Techie gives up job to improve primary education

Techie gives up job to improve primary education

Techie gives up job to improve primary education

When Anoop Gupta, who was working as an IT consultant in Switzerland, decided to quit a lucrative job and return to his roots in Lucknow, he had only one thing in mind and that was how to carry forward and fulfill the dream of his father to educate each and every child. Anoop’s father, a retired government employee, had set-up a school in the walled city, where he taught poor and deprived children despite being over 70.

And hence “Ankuram”, that literally means germination, came into being. Anoop set up I Care, a voluntary organisation, to contribute his bit in the process of development. Ankuram was launched with the specific purpose of improving primary education in Uttar Pradesh. “The name was chosen with a specific purpose…I knew very well that we cannot think of development unless we improve our primary education system…it is because the seeds of education are sown in children only during this period,” Anoop told Deccan Herald.

It was  well known that the current state of affairs of primary education in Uttar Pradesh was poor and required a lot of work despite the efforts from the successive governments. Anoop said that after returning to Lucknow, he  carefully studied about the primary education scenario in the state.  “First I did my homework properly and it took me three years. Then, I turned my attention to one of the primary schools at Raitha village, which is close to the state capital,” he said. 

“Programme Ankuram is an initiative of I Care aimed at transforming the government primary schools in collaboration with the UP government and University of Lucknow and others…it has picked up steam with many desirable outcomes towards its objectives of improving quality in the target Government primary schools,” Anoop says.

Basically, Ankuram has four major aims of transforming government primary schools. First, community mobilisation is making people understand the importance of the primary education. “It is done by Nukkad Natak (street plays), exposure tour through which regularity of students and increased enrolment are ensured. It is indeed very important step towards changing the scenario of government primary education,” he points out.

Also the academics in the schools are checked by providing co-teachers in case of staff shortage ensuring whether child is given class work/homework, making child understand general scientific processes as it helps in increasing their general knowledge. 

Ankuram also focuses on the extracurricular activities like sports, art, dance, music etc., focus on health through medical camps at schools. Simple behavioural changes are also checked like hair cutting, nail trimming and following dress code. It also focuses on the infrastructure development of schools by maintaining clean and green campus. All these are done by the volunteers who are whole-heartedly involved in making a change through Ankuram. 

A group of 20 to 30 student volunteers is allotted one government primary school, under the supervision of one group officer. These volunteers are awarded for their work which encourages them to continue with good work.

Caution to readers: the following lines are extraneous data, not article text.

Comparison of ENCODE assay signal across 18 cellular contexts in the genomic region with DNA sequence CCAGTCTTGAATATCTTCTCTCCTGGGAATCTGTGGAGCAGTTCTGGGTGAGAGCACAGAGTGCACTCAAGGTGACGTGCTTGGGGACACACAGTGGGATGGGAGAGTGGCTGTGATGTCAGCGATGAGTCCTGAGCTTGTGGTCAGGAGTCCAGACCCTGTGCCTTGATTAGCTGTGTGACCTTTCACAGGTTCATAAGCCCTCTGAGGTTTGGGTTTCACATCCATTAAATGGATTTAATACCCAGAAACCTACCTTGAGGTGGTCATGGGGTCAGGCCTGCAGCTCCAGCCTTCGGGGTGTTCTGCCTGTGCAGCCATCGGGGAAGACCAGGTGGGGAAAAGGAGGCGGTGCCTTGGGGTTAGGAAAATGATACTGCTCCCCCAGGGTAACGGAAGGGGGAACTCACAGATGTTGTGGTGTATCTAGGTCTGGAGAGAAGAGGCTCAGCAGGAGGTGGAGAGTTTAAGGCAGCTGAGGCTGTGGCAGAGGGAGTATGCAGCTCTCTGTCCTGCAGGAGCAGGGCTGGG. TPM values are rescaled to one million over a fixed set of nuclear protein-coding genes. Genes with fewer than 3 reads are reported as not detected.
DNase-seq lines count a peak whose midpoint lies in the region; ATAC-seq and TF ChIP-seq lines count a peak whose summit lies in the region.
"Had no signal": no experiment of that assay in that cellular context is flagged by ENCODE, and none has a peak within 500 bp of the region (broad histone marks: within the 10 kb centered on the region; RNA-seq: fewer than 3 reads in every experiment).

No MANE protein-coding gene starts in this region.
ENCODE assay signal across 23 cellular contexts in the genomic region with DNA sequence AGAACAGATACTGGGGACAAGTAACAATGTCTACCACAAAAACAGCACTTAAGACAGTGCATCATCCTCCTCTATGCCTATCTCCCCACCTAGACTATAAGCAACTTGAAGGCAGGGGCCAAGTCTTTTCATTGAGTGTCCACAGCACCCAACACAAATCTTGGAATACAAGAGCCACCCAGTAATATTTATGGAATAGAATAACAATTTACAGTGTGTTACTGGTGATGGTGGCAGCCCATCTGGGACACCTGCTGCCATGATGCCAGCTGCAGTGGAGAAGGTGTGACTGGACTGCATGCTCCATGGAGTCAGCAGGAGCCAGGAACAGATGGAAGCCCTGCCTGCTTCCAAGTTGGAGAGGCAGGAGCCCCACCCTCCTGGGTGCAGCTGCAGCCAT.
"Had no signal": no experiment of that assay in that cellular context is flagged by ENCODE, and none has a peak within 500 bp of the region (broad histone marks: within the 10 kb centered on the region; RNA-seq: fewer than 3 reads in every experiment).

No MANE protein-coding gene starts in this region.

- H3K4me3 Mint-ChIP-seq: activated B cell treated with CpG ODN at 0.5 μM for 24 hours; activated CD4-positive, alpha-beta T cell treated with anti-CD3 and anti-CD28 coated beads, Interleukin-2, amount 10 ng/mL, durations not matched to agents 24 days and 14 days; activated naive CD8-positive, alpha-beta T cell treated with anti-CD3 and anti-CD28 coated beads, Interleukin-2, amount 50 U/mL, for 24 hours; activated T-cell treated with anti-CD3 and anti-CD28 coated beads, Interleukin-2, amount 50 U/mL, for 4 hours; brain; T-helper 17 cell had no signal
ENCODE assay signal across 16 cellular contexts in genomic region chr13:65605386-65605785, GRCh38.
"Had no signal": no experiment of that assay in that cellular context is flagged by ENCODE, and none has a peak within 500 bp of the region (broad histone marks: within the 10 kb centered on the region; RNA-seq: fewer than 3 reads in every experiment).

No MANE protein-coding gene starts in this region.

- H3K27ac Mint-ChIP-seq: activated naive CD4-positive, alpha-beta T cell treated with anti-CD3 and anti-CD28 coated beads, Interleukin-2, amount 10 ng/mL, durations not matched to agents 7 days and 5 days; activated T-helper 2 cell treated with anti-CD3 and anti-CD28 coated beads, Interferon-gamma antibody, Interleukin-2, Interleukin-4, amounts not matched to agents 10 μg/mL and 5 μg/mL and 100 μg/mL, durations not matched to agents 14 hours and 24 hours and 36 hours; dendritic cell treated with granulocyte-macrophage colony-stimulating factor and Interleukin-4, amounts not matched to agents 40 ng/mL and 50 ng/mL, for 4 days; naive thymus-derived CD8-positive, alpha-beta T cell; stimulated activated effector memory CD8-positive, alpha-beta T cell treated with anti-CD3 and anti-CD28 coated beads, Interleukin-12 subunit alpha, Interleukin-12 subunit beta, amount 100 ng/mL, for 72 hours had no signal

In its first phase, the programme has demonstrated its maturity, sustainability factor and capacity to scale up. Deserving student volunteers, their faculties and supporting primary school staff have been recently recognised and rewarded by Raj Shekhar, the district magistrate of Lucknow, and  Lucknow University Vice Chancellor S B Nimse. 

“It has motivated all stakeholders and deepened the level of commitment towards the programme,” he says. Anoop has also been trying to rope in the corporate sector in his initiative. And the response was encouraging. “Several corporate houses have shown keen interest…it will certainly give a boost to our efforts,” he adds.

The organisation regularly conducts meetings and holds interactive sessions with different stakeholders. Recently it held an interactive session on “institutional collaboration” in which it invited managers and principals/directors of universities and associated colleges/institutions to get important inputs regarding the Ankuram programme. “It was aimed at tapping potential to include Ankuram programme module in higher education in larger interest of the community and the students,” he said.

Managers and principals of various degree colleges participated in these session and shared their experiences and views.

He said that in all 100 primary schools had been chosen for the purpose of developing infrastructure there. “Of the 100 schools 56 are from the rural areas in different blocks around the state capital,” he added.

Under the programme, construction of boundary walls around the schools, making available drinking water facilities, provision of power and construction of toilets--both for boys and girls--have been taken up.

“I knew that it was very difficult to change the mindset of the teachers and other lower level government officials…but without their help nothing was possible and so I decided to persuade them to join the initiatives…the results have been very encouraging and now the teachers also realise that there is a need to improve the primary education in the state,” Anoop says with a sense of satisfaction. 

He says that more and more youths have been joining the initiative on a voluntary basis. “Student volunteers from various degree colleges are also associated with it… More than 3,000 students have joined till now with a motive to transform the primary education,” he added. 

Anoop says that he has a long way to go. “What we are doing is small. We need to take it to the entire country,” he adds.

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